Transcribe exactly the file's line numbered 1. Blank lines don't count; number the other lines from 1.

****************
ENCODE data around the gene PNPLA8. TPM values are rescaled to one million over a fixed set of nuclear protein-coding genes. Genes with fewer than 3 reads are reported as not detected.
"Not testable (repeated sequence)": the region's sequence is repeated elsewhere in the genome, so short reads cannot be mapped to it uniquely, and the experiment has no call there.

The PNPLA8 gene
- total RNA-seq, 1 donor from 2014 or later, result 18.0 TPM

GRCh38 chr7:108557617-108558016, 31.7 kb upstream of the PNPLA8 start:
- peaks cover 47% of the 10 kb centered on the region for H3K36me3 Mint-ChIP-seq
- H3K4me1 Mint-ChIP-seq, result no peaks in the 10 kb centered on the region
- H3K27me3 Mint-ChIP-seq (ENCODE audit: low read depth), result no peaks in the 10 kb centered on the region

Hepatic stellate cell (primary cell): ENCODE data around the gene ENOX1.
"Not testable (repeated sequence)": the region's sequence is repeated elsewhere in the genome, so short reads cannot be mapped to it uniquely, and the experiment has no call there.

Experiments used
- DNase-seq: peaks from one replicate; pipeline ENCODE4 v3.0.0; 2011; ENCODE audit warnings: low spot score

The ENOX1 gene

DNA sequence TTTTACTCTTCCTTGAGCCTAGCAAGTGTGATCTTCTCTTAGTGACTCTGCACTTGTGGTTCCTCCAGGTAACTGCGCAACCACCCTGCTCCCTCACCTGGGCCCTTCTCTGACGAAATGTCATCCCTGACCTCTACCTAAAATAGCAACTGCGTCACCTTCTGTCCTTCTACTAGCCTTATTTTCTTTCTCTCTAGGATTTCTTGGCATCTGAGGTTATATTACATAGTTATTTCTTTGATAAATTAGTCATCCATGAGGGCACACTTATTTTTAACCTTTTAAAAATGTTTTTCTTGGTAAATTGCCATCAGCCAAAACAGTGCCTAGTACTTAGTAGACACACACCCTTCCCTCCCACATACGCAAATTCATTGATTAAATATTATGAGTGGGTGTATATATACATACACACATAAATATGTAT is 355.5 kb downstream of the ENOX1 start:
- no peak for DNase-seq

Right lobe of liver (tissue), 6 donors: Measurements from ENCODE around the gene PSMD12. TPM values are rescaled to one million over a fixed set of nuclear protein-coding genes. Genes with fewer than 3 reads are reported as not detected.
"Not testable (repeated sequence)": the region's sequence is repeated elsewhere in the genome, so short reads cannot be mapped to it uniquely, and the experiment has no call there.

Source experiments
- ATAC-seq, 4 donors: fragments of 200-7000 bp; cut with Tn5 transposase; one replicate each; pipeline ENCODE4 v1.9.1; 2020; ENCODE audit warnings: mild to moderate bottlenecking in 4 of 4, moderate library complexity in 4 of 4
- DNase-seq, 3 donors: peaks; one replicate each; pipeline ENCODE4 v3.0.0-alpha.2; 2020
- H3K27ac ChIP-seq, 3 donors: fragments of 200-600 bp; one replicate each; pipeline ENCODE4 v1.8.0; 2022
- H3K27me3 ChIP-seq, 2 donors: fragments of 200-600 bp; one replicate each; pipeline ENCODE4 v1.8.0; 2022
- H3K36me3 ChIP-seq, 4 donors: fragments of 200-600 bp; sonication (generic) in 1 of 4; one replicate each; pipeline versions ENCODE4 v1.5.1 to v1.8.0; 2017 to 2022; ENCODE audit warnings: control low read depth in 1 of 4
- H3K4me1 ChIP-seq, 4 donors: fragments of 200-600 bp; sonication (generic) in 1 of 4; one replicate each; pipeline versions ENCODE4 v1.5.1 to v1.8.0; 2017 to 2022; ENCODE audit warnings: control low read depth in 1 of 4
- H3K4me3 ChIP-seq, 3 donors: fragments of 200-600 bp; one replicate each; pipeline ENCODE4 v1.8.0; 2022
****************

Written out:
ENCODE data around the gene PNPLA8. TPM values are rescaled to one million over a fixed set of nuclear protein-coding genes. Genes with fewer than 3 reads are reported as not detected.